Racial Discrimination in California
Racial discrimination in the workplace is strictly illegal. Under federal law, it’s prohibited by Title VII of the Civil Rights Act of 1964. In California, the Fair Employment and Housing Act also prohibits racial discrimination in the workplace. A person who was discriminated against could choose to file a federal or state lawsuit or both, which would depend on the circumstances involved, after they file with the appropriate administrative agency and obtain permission to file a lawsuit first.
Forms of Discrimination
Racial discrimination can come in a variety of forms. Broadly speaking, there are two types of racial discrimination in the workplace: disparate treatment and disparate impact. Disparate treatment occurs when a person is treated differently at work because of their race. Disparate impact occurs when an employer’s policy results in benefits to one race of people and not to another. Some common examples of racial discrimination at work could include: failing to promote a person because of their race, refusing to hire people of a certain race, or giving a worker a bad assignment because of their race.
Racial Discrimination Laws Apply To Everyone
Laws against racial discrimination in the workplace do not only apply to minorities, or to only certain employees. Anyone in a work environment who is being discriminated against because of their race is protected under federal and state laws. In addition, the racial discrimination could be done by anyone in the workplace and is still illegal – supervisors, fellow employees, customers, contractors, or others.
Proving Racial Discrimination
Racial discrimination in some cases can be hard to prove. Just because an employee is a minority and is fired doesn’t mean racial discrimination occurred. In order to prove racial discrimination in California, an employee typically must show that he or she was a member of a protected class, was subjected to an adverse employment condition, and similarly situated employees outside of that protected class were treated differently and more favorably. If there is direct evidence of discrimination, such as a supervisor stating he or she preferred employees of a certain race, it can be very strong evidence in favor of the plaintiff. Such conduct can also rise to the level of harassment based upon race, depending on the facts. However, often proving racial discrimination relies on showing statistical evidence that people of different races were treated differently at the company.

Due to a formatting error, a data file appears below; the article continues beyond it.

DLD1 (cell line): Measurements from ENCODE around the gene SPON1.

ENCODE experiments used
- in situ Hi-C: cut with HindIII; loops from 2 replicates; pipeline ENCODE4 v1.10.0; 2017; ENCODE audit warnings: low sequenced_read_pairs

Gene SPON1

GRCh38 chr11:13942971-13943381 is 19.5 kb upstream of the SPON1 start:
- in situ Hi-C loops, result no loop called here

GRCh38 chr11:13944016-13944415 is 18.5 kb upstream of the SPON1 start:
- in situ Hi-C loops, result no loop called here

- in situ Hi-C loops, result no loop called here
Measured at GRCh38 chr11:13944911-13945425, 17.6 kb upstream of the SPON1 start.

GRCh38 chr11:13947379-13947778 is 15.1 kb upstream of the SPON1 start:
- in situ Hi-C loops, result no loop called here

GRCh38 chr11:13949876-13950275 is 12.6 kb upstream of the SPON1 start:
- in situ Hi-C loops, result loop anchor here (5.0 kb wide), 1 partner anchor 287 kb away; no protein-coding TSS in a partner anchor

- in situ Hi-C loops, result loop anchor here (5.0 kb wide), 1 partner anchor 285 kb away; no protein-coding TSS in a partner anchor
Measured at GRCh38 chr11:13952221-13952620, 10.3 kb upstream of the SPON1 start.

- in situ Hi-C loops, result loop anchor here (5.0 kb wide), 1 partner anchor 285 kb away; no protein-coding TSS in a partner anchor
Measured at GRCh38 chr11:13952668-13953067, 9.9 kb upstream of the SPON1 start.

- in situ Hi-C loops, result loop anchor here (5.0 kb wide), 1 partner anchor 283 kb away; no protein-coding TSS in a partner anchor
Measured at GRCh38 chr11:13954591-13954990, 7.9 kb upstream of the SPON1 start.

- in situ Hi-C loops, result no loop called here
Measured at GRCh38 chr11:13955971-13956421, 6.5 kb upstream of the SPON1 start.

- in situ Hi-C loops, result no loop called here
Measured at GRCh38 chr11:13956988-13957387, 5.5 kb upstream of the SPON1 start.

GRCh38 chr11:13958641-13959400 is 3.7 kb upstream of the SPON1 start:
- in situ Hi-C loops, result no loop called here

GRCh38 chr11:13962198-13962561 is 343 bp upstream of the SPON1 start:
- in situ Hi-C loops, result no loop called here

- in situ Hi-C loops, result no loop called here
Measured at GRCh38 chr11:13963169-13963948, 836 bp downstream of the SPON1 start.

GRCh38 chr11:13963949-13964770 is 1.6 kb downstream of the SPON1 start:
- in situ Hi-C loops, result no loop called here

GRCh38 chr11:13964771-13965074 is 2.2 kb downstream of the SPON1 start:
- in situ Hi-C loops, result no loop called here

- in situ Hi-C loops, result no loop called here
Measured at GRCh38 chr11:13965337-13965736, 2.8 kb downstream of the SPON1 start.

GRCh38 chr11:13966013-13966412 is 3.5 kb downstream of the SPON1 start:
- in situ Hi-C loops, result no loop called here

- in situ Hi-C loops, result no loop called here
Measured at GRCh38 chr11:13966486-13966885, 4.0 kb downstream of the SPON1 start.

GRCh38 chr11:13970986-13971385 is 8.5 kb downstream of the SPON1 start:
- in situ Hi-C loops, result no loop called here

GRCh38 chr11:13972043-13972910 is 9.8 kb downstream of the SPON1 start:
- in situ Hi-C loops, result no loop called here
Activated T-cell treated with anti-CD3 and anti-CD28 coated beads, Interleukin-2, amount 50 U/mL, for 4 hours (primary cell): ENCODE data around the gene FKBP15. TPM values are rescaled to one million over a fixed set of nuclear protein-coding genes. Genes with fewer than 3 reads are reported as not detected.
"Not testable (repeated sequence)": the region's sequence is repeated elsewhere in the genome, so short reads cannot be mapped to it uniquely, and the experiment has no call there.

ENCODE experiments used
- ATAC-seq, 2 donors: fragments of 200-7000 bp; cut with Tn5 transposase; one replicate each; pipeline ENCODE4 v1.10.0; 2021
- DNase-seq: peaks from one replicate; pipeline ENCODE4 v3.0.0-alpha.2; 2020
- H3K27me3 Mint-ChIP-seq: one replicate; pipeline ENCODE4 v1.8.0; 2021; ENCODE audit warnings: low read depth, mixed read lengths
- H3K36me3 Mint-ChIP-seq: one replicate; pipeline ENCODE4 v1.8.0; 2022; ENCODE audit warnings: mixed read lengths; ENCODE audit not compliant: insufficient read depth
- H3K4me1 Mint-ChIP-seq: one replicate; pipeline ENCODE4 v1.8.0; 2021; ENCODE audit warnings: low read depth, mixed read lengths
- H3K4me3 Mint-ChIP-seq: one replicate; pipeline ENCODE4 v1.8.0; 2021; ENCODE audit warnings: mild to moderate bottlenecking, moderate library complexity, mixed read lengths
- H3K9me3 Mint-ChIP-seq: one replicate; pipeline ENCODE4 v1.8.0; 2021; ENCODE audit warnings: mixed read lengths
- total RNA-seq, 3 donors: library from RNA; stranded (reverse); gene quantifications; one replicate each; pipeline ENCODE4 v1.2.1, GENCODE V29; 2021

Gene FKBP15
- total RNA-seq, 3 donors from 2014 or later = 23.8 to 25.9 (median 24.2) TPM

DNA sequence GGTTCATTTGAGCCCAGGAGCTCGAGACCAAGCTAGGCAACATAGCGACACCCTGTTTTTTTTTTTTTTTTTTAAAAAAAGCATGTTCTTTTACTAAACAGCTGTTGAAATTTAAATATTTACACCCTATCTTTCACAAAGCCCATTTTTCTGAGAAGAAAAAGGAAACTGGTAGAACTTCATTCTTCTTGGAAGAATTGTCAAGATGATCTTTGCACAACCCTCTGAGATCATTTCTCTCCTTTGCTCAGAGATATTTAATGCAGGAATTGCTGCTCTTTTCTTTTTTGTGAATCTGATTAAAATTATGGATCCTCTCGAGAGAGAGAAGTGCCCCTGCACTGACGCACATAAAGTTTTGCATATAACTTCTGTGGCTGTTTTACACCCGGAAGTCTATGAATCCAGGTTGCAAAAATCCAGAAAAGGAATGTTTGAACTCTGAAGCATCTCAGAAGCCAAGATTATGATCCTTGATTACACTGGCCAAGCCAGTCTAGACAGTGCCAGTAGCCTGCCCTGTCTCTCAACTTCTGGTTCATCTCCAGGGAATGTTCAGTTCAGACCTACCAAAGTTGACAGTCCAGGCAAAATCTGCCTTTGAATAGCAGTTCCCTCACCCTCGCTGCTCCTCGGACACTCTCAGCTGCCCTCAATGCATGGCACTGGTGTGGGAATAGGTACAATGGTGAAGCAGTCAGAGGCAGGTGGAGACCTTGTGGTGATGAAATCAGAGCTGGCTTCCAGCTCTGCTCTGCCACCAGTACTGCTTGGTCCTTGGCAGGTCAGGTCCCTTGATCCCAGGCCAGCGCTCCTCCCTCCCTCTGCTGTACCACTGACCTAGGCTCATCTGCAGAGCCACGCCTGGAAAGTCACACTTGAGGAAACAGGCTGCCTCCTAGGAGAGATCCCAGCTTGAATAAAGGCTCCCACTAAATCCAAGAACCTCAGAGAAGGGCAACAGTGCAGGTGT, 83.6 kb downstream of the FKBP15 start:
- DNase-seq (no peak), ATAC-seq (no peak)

It’s important if a person experiences racial discrimination that he or she act quickly. The individual should make a complaint with the company, and in some cases may choose to file a lawsuit as well. A one-year statute of limitations in California applies to race discrimination cases, so it’s crucial to contact an attorney as quickly as possible so that the attorney has enough time in which to prepare the case.
Contact Liberty Law, Employment Rights Lawyers in Oakland
At Liberty Law, Micha Star Liberty believes that no employee should be subjected to racial discrimination. Instead of being judged based on race, employees should be judged on their merits. If you are in the San Francisco area, including Santa Clara County, Alameda County, San Mateo County, Marin County or Contra Costa County, call Micha Star Liberty, Oakland racial discrimination attorney, at 415-896-1000 or 510-645-1000. She works hard on behalf of employment discrimination victims to ensure that they are treated fairly. Call today.